“I can see having to borrow their car all the time being a burden on your roommates and friends,” Pinto said. “I would try something like this out.” “Our service is particularly convenient for people living on campus, like freshmen, who don’t have a vehicle in Ames,” Bolin said. The WeCar service has received support from the LiveGreen Initiative as a move towards sustainability at Iowa State. The ability to have multiple students share the vehicles rather than having to own their personal cars is intended to reduce Iowa State’s carbon footprint. The company is already located on 13 college campuses and expects to expand to 20 in the near future, Bolin said. The company also operates in urban areas and contracts out to large businesses. “We are basing ISU’s model off of what we did at Princeton. We started with two cars there, and now we are up to around 20,” Bolin said. “We expect Iowa State to grow as rapidly.”

Tolerance, diversity stands as model for Catholic Workers By Katelynn.McCollough @iowastatedaily.com Martha Hennessy is a softspoken woman, but her actions certainly are not. She spoke on Monday in the Sun Room of the Memorial Union, giving a speech titled “Inspiration for the 21st Century Radical” in which she discussed her life within the Catholic Worker movement. Hennessy’s grandmother, Dorothy Day, was a cofounder for the newspaper the Catholic Worker. Day helped create this paper in 1933. The newspaper focused on “the dignity of every person,” just as the movement continues to do today. There are currently 185 Catholic Worker Communities in the world. These communities contain Catholic Worker houses, which strive to help the community, the poor, and according to the Catholic Worker movement website, “resist war and social injustice.” As a strong participant in

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the Catholic Worker movement, Hennessy volunteers her time to helping those in need as well as protesting issues she feels most strongly about. “The beauty of the model [of the Catholic Worker movement] is in its tolerance and it’s diversity,” said Hennessy, who currently volunteers most of her time to Maryhouse, a Catholic Worker house, in New York. Aside from her work with aiding the poor, Hennessy has also given much of her time to protesting. Though there are multiple issues that Hennessy stands behind, she focused on the issue of torture and the Guantanamo Bay prison camps in her speech. Hennessy has served time in jail for her participation in nonviolent protests. Hennessy’s life may be focused on her faith now, but that’s not how it always has been. “I was caught up in the human errors and inadequacies of the church ... I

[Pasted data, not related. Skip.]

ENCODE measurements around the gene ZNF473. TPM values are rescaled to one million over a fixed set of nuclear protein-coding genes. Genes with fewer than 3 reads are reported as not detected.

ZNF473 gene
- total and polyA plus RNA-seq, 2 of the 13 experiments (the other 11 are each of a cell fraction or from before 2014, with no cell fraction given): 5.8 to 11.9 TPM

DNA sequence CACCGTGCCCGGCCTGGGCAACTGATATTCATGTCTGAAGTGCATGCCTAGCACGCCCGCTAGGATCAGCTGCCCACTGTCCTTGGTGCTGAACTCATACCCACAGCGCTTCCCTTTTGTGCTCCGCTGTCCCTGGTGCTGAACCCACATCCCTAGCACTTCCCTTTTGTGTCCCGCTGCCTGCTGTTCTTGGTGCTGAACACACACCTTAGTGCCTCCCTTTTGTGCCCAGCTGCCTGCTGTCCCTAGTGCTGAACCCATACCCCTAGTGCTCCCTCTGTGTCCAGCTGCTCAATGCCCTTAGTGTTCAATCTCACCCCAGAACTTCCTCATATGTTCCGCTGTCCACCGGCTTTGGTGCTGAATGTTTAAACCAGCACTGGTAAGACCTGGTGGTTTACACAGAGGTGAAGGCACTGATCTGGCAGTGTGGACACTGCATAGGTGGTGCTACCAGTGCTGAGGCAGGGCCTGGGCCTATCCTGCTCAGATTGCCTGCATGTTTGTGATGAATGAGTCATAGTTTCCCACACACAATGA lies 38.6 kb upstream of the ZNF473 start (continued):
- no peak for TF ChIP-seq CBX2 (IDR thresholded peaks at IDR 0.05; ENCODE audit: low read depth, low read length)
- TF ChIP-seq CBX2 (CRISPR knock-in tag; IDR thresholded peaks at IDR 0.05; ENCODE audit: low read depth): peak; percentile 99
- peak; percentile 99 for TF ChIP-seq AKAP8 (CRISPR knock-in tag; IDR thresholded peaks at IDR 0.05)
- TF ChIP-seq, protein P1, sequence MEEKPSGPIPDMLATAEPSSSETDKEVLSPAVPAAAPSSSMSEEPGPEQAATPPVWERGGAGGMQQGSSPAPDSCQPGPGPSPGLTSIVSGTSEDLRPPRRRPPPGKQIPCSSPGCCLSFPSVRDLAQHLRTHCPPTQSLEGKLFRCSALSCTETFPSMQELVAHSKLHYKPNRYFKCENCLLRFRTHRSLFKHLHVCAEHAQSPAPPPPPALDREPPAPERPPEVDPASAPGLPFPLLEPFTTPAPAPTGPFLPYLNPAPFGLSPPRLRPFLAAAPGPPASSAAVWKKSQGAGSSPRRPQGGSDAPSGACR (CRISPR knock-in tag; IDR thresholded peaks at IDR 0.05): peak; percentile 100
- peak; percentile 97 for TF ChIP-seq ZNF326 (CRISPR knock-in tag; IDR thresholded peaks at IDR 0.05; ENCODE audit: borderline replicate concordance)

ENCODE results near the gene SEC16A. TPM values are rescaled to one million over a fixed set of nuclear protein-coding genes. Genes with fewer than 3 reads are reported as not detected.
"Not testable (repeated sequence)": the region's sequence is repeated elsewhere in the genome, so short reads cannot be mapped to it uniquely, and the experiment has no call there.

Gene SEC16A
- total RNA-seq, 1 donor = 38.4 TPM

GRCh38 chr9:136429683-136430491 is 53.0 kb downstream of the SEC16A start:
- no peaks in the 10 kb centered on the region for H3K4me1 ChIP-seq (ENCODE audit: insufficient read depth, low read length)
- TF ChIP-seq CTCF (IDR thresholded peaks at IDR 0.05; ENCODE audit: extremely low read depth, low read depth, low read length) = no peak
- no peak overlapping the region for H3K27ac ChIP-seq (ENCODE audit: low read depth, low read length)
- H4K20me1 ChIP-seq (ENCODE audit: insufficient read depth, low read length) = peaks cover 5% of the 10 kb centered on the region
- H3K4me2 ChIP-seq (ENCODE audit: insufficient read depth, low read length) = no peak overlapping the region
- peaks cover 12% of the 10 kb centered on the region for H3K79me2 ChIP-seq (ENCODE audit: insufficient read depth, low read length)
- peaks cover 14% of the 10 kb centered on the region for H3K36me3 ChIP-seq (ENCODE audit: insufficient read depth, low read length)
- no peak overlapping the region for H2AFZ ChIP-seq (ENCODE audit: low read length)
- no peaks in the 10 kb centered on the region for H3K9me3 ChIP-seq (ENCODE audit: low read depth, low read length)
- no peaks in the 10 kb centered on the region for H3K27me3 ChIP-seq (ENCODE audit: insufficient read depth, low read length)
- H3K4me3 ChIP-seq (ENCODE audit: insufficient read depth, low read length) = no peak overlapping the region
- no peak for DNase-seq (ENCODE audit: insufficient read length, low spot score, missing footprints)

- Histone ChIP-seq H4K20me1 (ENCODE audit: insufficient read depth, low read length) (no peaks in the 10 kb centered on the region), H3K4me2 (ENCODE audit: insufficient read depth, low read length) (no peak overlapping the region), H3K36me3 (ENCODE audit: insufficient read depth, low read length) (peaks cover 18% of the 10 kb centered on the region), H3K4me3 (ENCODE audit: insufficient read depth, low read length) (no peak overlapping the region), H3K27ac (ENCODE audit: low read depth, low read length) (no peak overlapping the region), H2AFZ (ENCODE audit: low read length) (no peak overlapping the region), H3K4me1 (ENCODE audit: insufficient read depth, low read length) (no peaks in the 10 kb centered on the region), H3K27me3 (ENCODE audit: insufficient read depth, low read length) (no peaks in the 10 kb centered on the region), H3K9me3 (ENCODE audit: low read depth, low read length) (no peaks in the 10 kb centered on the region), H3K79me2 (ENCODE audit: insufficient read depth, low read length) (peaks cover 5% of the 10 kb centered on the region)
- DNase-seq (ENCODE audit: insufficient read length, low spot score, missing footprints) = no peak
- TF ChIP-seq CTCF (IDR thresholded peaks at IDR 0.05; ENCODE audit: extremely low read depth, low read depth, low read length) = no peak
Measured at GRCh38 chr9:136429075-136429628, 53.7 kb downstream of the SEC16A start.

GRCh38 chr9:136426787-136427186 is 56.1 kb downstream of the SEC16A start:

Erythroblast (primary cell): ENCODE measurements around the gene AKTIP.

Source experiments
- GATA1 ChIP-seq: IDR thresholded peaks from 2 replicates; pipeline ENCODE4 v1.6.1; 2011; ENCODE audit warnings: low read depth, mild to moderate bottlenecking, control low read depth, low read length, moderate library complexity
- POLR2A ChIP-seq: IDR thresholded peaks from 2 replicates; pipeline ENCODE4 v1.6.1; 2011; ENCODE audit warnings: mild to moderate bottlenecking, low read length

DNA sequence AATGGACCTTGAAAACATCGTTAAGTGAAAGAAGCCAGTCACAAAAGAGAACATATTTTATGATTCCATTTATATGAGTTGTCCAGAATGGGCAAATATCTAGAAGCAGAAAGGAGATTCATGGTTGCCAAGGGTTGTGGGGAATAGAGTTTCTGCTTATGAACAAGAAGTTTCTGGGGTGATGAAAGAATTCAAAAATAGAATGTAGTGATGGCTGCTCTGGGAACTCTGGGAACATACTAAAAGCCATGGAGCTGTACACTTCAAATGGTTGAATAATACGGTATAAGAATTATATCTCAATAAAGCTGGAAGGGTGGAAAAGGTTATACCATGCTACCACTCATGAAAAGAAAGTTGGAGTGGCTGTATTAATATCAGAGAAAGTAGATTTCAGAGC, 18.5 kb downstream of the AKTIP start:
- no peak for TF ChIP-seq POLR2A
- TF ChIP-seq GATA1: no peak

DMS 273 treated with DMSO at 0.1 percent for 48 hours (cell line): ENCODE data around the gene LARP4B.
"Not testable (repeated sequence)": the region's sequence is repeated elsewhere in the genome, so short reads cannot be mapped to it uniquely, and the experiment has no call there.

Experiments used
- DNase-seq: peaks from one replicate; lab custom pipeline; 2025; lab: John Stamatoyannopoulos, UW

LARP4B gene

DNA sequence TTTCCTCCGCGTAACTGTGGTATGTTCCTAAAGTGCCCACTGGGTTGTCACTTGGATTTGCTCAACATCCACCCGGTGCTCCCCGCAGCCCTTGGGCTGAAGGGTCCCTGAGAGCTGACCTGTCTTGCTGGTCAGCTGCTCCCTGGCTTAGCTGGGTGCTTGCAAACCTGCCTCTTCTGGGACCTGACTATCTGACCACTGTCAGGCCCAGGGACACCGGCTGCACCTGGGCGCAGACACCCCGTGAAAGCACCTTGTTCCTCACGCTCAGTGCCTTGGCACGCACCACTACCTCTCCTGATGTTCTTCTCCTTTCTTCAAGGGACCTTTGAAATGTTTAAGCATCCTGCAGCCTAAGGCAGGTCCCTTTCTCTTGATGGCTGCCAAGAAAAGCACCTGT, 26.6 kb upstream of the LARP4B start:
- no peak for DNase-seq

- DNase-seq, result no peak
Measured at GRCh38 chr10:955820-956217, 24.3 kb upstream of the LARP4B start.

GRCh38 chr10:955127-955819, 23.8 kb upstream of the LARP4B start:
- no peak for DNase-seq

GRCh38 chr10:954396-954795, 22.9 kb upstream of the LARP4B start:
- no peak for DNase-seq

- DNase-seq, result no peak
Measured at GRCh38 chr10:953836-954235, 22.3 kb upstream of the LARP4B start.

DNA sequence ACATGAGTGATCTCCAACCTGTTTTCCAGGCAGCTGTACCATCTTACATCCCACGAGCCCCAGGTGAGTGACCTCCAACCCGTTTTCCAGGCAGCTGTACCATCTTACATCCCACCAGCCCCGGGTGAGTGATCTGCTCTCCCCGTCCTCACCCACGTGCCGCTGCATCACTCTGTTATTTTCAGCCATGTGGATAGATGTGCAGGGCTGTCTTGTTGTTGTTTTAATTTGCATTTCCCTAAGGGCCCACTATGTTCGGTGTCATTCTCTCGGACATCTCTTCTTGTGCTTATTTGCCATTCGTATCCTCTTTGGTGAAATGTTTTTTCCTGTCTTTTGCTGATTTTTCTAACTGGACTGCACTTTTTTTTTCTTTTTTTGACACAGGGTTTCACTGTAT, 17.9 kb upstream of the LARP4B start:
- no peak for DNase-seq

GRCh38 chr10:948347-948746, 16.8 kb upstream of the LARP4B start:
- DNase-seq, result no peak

have been out of the Catholic Church for most of my adult life.” Hennessy returned to the church and the Catholic Worker movement in 2004. “It brought awareness and awakening to my life.” A class from Ames High was in attendance, as well as many students currently enrolled in several of the religious studies courses here at Iowa State. Also in attendance was Alice McGary, a worker at the Mustard Seed Community Farm, a type of Catholic Worker house that grows food for local food pantries in Ames. “I resonate with all of the basic beliefs of the movement,” McGary said, who has been with the movement for 14 years. “The movement is quite strong ... it is a growing movement,” McGary said. She feels that there is still a reason to keep going in the work she herself is doing. “The people hold the power. I think that’s where my hope comes from.”

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why we l♡ve: MAC Cosmetics Paint Pots Eye Shadow

Photo: Cicely Gordon/ Iowa State Daily

By Cicely Gordon ISD Style Writer

Having trouble getting the color you see in your eye shadow pallet to apply true to shade on your lids? MAC Cosmetics Paint Pots allow you to apply any color under the sun and keep it for hours on end. With an assortment of 16 different shades, you can use this highly pigmented color to create seamless coverage without weight or caking. The formula goes on creamy, but dries to an intense, vibrant finish. It blends incredibly smooth and can act as a primer or a shadow color. The cream base can be mixed with MAC shadows and liners and has known to keep your eyes looking fabulous from the time you leave your place on a Friday night, to waking up the next morning. The shade Constructivist is perfect underneath dark shadows to reinforce a perfect smoky eye. Lids will look flawlessly dark and dangerous with a chocolate shimmer undertone. Painterly is another classic shade choice. It’s flesh colored, soft finish acts as a neutral accent to any choice of shadow. Paint pots can be found at any MAC location retailing at $17.50.